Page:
ATLANTA -- Jimmy Rollins smiled and laughed Monday as he recalled his winters past with Tony Gwynn.
Gwynn, one of the greatest hitters in baseball history, died Monday at 54 from oral cancer. Rollins spent time in San Diego working on his hitting with Gwynn before the 2003 and 2004 seasons.
"He's a kind person," Rollins said in front of his locker at Turner Field. "Always giving of his time. He was just a good man, you know? Just really a good dude.
"[Larry] Bowa was the one that set that up. 'Why don't you go hit with Tony?' It was one of those things like, 'Right, Tony Gwynn?' It's intimidating. That's crazy. Bowa is like, 'Yeah, why don't you try it?' Well, if he'll work with me. We were in San Diego, he went to talk to Tony, Tony's like, 'Fine.' I was like, 'OK.' The season ends and I'm like, 'Am I really going to go down and work with Tony Gwynn? What do I have to lose?' "
Rollins went to San Diego State every day for several days to work with Gwynn.
"Right away, he was able to figure out the pitches I could handle," Rollins said. "The first 20 swings, the pitches I could handle and the pitches that would be difficult for me to handle. Just by what he was seeing, he was able to evaluate. Then he let you figure out how to accomplish his drill. He'd give you tips along the way. Then very quickly I was like, 'This is why you're Tony Gwynn. Nobody else can do this.'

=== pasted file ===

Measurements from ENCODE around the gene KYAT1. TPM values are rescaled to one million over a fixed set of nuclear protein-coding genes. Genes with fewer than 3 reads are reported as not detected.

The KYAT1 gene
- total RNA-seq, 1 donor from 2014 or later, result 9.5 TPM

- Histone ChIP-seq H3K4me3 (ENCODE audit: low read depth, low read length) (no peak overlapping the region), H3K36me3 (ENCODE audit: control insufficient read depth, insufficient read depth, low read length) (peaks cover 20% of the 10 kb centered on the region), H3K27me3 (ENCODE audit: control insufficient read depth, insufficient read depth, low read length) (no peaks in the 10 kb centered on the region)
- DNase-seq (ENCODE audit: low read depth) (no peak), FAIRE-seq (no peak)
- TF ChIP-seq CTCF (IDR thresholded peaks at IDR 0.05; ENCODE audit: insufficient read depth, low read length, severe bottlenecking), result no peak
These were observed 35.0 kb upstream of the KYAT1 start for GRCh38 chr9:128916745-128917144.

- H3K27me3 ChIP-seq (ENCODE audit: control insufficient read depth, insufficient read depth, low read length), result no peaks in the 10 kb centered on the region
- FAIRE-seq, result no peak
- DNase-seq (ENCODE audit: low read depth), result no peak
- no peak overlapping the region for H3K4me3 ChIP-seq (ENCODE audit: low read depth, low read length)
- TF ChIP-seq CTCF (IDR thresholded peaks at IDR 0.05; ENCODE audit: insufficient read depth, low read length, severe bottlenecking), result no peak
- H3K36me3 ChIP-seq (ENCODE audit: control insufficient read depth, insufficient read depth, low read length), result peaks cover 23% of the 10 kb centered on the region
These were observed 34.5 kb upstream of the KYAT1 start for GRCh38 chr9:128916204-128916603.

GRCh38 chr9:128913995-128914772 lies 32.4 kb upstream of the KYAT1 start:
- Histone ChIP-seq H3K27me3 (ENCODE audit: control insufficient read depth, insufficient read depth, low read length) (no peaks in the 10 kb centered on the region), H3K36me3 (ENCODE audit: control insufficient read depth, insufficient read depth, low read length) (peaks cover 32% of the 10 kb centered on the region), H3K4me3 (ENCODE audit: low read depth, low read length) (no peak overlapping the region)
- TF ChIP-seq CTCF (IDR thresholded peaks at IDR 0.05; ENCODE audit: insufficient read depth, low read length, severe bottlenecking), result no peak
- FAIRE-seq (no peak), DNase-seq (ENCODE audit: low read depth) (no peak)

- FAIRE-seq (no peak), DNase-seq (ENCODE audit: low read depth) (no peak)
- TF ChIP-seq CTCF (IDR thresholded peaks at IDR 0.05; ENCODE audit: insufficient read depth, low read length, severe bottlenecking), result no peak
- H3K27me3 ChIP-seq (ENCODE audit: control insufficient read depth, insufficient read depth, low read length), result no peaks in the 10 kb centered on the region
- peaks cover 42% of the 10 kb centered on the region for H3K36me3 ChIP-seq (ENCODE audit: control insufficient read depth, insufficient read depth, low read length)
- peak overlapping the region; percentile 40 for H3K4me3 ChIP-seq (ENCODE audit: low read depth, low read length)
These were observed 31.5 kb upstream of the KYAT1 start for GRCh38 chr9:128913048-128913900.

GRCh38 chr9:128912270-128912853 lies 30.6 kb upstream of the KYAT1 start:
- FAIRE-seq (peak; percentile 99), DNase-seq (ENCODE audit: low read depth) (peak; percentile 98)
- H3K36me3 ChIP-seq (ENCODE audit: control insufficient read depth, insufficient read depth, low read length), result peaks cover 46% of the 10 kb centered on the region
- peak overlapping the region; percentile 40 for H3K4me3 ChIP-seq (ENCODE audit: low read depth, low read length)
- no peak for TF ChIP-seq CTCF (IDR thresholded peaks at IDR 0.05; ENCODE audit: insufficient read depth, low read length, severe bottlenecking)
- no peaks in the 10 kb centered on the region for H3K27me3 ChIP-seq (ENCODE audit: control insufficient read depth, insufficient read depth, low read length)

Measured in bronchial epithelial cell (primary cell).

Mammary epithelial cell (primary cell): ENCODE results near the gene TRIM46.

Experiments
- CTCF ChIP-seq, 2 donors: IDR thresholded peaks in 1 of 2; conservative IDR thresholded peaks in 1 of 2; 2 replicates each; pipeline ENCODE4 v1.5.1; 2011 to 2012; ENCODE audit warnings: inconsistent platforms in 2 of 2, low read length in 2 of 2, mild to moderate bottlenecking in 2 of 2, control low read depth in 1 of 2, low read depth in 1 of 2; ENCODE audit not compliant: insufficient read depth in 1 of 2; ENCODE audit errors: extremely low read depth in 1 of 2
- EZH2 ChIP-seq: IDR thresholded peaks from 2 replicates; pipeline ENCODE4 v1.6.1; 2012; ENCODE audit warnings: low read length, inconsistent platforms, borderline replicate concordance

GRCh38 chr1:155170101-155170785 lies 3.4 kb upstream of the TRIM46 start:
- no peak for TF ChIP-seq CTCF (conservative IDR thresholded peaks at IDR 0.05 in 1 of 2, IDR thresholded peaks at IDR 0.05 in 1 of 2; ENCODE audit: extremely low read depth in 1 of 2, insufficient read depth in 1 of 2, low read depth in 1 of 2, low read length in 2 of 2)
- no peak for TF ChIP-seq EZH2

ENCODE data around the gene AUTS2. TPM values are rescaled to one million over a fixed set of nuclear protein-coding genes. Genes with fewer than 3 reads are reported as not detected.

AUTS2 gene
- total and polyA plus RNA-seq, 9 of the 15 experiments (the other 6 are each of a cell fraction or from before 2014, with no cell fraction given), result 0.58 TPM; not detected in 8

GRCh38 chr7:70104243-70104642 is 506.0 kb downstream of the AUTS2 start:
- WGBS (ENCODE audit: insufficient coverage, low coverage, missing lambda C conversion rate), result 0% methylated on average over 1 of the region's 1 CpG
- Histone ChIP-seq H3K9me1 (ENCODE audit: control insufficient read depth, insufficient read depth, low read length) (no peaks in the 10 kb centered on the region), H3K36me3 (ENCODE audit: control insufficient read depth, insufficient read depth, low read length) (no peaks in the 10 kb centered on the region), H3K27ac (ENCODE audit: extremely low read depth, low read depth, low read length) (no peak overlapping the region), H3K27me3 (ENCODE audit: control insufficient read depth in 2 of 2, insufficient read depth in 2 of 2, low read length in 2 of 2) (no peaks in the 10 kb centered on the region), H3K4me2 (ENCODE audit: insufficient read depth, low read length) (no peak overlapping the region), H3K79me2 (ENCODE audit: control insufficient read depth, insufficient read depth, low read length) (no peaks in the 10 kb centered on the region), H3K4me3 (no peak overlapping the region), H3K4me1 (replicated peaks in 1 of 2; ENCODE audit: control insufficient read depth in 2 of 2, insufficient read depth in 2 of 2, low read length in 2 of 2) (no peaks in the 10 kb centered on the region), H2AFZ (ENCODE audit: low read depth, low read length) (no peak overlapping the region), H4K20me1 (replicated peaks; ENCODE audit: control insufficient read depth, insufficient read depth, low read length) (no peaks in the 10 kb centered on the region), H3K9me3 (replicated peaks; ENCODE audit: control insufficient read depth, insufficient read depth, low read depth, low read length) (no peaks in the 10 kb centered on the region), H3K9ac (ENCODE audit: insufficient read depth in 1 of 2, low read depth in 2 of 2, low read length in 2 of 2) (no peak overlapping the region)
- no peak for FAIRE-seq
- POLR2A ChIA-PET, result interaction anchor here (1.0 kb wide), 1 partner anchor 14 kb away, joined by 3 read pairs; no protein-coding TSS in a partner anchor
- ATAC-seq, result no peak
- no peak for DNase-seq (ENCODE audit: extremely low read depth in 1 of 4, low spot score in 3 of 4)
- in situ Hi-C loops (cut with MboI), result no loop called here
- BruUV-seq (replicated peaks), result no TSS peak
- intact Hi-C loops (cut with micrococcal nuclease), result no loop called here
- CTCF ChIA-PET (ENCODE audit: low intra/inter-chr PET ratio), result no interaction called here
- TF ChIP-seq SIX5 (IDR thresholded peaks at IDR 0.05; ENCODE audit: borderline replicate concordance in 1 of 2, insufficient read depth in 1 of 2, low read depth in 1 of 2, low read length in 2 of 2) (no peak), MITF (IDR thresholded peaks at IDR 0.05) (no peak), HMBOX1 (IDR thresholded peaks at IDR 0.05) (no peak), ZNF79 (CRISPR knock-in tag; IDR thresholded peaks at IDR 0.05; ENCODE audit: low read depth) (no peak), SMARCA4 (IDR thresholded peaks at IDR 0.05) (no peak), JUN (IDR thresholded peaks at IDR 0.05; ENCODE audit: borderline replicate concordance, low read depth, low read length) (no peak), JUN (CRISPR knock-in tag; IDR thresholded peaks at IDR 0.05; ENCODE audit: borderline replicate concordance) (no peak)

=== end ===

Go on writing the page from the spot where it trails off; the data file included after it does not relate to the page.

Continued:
"It was half-serious and half-joking. I was basically saying, 'I see why you're such a good hitter. I'll do the work, but damn, but whatever you had, this was you, Tony."
Bowa managed Gwynn with the Padres from 1987-88. He remembered driving home from the ballpark one night around 11 p.m. and seeing the lights on at a nearby batting cage. He thought nothing of it at the time.
"The next day I get there, and he's always the first one there, and he's hitting and everything, and I said, 'Man, you got here early to hit,' and he said, 'Yeah, last night, too.' I said, 'That batting cage that I drive by?' He said, 'Yeah, I was hitting.' I don't know if he owned it, or knew the guy that owned it, but this is a great hitter, and it's 11 o'clock at night, and he's taking swings in the batting cage. He was an unbelievable guy. Forget what he did on the field. He was a great human being. I mean, unbelievable. It was an honor for me just to be able to manage him."
Bowa said Gwynn was the best pure hitter he ever saw.
"And I saw good ones," he said. "I saw Pete [Rose], I saw George [Brett] in the World Series, [Rod] Carew. They are all great hitters, but as far as who I want up to get me a base hit in a crucial part of the game, it has to be Tony."
Todd Zolecki is a reporter for MLB.com. This story was not subject to the approval of Major League Baseball or its clubs.